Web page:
SCOTSBURN – After almost a year of waiting and trying to find ways to fill his day, John MacPherson is happy to say that the lumber mill in Scotsburn is reopening and he’ll be going back to work full time.
Since the mill closed down last December, MacPherson and the approximately 70 other people working there at the time had been waiting to hear what the mill’s fate would be.
“All you can do is just bide your time,” said MacPherson, who serves as unit president for the mill, which is represented by the United Steelworkers. “Guys picked up different odd jobs, but they never got full employment.”
Some did decide they couldn’t wait and took jobs out west, MacPherson said, but he always held out hope that the mill would reopen and has a list of 53 other people who are looking to return as well. He said ever since the mill closed he’s done everything he could to see that it reopened and was happy when he was finally called in for a meeting with Northern Pulp to discuss starting it up again.
One shift of about 25 to 30 people is expected to start late October while a second shift will be added after later, he said. Once everything is up and running again, MacPherson said it should employ about 85 people.
“It’s coming at a good time because everybody’s unemployment is running out and they’re getting anxious,” MacPherson said.
He’s talked to some people who moved out west who have indicated that they’d be interested in coming back as well.
Northern Pulp bought the mill from Ligni Bel Ltd. in August. Bob Bagdon, Northern Pulp’s human resources vice president, confirmed the mill is opening this fall and said they would love to be making lumber by the end of October, although he was reluctant to say for sure that will be the timeline or how many people would be called back.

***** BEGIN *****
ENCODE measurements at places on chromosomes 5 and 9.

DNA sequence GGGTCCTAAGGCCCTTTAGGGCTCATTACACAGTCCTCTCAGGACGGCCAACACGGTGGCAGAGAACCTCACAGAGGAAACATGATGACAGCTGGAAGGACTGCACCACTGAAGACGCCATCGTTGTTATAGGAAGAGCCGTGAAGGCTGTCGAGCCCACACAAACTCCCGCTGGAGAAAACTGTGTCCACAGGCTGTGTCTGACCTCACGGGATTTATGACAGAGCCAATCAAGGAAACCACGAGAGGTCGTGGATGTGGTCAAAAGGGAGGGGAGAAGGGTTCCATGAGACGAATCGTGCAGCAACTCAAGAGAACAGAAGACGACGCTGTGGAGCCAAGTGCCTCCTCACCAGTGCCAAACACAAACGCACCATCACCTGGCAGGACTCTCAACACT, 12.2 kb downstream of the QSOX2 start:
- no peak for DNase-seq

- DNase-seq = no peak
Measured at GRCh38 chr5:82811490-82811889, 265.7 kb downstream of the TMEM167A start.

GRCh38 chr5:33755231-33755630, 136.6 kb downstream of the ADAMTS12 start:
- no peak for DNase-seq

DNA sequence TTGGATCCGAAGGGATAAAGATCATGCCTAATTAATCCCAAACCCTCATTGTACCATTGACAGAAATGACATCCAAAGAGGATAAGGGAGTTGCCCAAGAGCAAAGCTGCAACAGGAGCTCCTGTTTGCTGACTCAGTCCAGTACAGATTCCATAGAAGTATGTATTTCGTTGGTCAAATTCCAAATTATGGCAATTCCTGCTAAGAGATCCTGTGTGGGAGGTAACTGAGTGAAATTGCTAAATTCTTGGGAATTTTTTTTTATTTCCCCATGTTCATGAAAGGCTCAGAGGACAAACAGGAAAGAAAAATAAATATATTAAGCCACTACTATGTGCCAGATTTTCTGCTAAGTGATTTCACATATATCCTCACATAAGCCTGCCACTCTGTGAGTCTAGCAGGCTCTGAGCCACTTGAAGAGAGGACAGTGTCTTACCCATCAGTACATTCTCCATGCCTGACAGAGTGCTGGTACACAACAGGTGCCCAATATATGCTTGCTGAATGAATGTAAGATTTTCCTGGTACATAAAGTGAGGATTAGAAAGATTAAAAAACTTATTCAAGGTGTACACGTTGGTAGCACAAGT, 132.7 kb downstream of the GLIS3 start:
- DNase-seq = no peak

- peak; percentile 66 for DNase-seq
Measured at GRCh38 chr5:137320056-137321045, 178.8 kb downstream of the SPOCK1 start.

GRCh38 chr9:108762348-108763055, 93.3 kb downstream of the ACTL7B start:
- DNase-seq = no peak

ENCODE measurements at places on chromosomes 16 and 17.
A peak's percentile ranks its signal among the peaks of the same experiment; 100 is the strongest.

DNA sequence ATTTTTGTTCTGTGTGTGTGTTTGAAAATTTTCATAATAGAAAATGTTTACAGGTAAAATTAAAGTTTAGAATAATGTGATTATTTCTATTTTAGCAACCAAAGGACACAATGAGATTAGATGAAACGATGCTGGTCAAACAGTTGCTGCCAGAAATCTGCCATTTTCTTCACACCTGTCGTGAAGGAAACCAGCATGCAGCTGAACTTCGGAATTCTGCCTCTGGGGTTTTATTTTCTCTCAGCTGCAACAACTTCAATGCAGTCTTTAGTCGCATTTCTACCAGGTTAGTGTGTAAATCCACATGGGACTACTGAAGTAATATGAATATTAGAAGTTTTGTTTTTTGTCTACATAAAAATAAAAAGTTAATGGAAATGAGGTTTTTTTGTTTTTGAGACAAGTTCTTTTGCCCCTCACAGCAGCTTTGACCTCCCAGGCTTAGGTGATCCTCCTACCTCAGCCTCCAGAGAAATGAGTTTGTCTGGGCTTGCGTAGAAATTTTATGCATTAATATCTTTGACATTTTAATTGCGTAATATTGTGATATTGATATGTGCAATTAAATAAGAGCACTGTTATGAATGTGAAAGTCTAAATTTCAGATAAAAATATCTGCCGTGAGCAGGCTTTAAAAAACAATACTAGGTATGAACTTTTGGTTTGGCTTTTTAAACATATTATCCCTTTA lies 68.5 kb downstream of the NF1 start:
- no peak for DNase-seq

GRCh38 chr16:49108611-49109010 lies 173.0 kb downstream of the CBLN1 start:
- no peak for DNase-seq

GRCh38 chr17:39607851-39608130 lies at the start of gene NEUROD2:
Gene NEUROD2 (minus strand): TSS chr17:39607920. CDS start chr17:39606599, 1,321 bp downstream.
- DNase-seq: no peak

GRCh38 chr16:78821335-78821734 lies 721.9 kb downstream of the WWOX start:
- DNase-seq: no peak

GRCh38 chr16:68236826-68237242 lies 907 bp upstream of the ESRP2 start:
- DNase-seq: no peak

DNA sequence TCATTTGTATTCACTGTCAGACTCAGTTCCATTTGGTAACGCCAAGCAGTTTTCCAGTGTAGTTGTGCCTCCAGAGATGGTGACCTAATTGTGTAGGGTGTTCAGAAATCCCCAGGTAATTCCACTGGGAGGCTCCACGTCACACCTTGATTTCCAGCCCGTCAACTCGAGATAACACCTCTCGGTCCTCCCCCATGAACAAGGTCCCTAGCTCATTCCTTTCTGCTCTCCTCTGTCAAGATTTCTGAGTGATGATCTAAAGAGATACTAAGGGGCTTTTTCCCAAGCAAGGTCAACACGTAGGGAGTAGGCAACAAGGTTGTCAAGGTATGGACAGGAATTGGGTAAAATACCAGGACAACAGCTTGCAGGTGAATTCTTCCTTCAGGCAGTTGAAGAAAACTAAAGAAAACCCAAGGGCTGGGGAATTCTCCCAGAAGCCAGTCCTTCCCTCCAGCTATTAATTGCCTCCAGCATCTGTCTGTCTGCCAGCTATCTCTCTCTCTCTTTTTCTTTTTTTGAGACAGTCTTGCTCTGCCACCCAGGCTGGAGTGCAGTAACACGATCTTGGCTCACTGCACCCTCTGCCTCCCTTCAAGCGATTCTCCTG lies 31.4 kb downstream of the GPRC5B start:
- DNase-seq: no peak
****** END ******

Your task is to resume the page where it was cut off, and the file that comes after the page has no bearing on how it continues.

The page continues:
“We would like to open it as soon as we can, but there’s an orderly process that we need to follow,” he said.
He said they would hope to buy wood from Crown land as well as private woodlots and that the partnership with the Northern Pulp plant on Abercrombie Point and the mill should work well. Chips from the saw operation will be used at Northern Pulp.
“That business complements our business,” Bagdon said. “We’re creating efficiencies.”
There are plenty of others impacted by the mill opening as well, MacPherson said, from the people running saws in the woods, to drivers who truck the logs and businesses that sell the lumber.
Debbie Sangster, owner of Deb’s Hidden Café in Scotsburn, is also excited to hear the mill is reopening.
“It’s definitely going to give us more business,” she said. “We’re the only restaurant in Scotsburn.”
She said they noticed a significant difference in sales when the mill closed last December, but with it reopening she said she’ll be able to hire some more staff.
“All around it’s going to be positive for the community,” she said. “It’s going to bring more money into the town.”
Sangster said her business had done well over the summer, and she had expected sales to drop a bit with winter coming, but she’s sure that won’t be the case now.
“It’ll just be like summer all over again,” she said.